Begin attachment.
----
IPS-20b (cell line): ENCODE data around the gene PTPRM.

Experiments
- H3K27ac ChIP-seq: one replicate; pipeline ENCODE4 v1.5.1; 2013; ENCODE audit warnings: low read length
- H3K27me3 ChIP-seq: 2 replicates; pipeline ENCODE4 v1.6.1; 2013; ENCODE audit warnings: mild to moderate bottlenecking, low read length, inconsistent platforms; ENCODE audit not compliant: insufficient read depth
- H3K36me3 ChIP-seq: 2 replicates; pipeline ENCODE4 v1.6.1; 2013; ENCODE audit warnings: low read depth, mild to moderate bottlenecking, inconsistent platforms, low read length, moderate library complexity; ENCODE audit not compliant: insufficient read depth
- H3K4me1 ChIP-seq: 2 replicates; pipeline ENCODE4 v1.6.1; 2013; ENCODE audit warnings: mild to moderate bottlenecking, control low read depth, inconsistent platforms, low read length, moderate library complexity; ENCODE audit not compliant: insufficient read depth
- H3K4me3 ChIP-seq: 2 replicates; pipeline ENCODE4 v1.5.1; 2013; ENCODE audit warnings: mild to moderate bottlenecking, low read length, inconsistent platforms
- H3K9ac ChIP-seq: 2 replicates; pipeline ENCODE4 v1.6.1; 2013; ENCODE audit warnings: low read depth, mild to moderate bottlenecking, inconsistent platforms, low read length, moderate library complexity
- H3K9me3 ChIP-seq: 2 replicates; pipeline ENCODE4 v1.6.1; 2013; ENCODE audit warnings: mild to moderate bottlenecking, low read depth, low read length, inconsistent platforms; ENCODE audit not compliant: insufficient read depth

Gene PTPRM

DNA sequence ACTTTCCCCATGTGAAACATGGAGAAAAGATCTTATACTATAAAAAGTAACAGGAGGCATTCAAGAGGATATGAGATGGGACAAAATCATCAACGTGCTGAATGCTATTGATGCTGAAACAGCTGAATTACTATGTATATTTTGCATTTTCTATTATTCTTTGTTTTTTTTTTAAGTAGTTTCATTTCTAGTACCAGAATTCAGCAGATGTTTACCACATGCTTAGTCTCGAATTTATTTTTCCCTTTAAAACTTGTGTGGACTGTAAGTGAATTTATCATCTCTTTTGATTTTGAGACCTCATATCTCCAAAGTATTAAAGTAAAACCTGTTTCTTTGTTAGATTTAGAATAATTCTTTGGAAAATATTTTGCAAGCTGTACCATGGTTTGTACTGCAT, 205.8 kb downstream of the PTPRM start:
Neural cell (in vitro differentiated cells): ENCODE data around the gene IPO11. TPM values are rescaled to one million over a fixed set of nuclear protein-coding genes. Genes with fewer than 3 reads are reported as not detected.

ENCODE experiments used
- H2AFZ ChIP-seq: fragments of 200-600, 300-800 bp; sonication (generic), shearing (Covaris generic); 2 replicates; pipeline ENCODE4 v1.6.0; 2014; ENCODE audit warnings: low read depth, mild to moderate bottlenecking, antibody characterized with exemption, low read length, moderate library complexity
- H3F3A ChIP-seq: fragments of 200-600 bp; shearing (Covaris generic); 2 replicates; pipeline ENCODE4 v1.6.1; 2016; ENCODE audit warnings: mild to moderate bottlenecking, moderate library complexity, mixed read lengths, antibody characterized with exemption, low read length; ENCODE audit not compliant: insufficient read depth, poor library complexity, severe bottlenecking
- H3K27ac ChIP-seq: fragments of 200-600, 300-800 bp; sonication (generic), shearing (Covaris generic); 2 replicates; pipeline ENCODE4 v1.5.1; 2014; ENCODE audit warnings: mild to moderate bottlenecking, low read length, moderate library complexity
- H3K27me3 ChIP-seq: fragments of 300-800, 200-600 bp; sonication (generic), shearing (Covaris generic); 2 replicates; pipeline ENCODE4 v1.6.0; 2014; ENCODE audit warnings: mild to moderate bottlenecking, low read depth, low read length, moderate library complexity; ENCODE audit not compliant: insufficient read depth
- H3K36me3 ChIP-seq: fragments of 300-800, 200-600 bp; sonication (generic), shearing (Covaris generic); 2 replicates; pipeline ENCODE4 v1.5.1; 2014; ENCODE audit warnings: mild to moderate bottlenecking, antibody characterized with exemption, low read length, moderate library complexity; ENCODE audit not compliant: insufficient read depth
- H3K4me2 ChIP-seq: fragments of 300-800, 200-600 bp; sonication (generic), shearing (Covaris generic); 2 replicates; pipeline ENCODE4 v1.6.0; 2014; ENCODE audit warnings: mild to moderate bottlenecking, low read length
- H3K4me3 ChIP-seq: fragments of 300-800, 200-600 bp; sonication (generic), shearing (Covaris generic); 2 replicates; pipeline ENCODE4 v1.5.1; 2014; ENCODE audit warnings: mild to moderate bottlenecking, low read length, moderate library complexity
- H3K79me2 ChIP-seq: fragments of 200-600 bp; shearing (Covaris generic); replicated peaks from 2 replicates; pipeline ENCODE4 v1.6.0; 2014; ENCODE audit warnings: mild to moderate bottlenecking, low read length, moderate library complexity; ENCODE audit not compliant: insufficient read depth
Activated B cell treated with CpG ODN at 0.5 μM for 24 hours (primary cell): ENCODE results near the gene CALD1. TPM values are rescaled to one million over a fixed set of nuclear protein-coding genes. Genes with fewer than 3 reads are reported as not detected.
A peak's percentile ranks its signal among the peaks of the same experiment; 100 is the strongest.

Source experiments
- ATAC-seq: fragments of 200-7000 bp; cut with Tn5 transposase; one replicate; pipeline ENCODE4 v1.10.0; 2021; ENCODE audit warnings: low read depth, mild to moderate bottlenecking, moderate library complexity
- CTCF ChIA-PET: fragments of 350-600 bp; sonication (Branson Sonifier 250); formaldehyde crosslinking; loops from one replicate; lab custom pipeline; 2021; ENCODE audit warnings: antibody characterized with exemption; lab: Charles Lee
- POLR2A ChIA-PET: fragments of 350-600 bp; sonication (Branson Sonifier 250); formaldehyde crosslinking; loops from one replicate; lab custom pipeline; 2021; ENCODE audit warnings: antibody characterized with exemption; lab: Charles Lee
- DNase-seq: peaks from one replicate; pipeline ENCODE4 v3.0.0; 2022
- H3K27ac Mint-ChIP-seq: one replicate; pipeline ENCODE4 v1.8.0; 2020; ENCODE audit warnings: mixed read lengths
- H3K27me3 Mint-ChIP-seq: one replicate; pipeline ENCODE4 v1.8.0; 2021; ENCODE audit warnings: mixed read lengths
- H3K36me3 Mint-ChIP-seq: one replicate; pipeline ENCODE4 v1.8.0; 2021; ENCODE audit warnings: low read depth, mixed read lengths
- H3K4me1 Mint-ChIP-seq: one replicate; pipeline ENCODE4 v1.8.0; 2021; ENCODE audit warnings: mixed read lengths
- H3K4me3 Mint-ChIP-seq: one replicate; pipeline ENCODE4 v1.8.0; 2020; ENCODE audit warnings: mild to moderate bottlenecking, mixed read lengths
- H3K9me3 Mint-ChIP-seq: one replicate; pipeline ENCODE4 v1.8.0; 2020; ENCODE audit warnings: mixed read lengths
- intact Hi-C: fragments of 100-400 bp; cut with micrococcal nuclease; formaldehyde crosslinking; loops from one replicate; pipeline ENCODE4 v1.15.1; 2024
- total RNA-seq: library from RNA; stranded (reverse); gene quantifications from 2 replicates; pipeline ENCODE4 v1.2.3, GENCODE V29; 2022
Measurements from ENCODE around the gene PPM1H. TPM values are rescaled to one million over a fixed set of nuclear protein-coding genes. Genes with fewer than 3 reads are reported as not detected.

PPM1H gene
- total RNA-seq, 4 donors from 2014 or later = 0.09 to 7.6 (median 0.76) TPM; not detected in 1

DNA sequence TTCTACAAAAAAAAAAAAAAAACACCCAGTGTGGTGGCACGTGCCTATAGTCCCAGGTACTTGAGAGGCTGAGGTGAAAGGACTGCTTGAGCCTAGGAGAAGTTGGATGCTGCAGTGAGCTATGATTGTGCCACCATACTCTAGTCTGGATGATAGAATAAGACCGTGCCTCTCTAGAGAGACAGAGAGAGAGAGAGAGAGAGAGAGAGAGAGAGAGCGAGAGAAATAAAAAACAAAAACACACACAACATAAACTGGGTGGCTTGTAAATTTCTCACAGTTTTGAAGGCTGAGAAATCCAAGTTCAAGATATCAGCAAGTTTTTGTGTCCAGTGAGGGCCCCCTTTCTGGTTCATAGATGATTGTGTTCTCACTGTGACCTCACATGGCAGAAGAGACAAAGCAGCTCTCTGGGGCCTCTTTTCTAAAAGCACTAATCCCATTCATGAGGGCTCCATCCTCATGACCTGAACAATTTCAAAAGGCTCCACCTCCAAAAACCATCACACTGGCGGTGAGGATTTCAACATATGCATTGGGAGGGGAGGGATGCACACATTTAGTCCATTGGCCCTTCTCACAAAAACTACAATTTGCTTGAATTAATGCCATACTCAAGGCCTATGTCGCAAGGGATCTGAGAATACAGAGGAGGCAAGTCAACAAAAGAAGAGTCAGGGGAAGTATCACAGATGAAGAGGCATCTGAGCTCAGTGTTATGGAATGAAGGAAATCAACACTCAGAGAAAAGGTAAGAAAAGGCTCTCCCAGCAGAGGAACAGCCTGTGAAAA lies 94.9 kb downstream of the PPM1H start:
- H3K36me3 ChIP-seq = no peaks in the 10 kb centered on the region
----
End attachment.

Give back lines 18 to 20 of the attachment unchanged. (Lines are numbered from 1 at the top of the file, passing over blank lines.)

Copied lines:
- H3K36me3 ChIP-seq: fragments of 300-800, 200-600 bp; sonication (generic), shearing (Covaris generic); 2 replicates; pipeline ENCODE4 v1.5.1; 2014; ENCODE audit warnings: mild to moderate bottlenecking, antibody characterized with exemption, low read length, moderate library complexity; ENCODE audit not compliant: insufficient read depth
- H3K4me2 ChIP-seq: fragments of 300-800, 200-600 bp; sonication (generic), shearing (Covaris generic); 2 replicates; pipeline ENCODE4 v1.6.0; 2014; ENCODE audit warnings: mild to moderate bottlenecking, low read length
- H3K4me3 ChIP-seq: fragments of 300-800, 200-600 bp; sonication (generic), shearing (Covaris generic); 2 replicates; pipeline ENCODE4 v1.5.1; 2014; ENCODE audit warnings: mild to moderate bottlenecking, low read length, moderate library complexity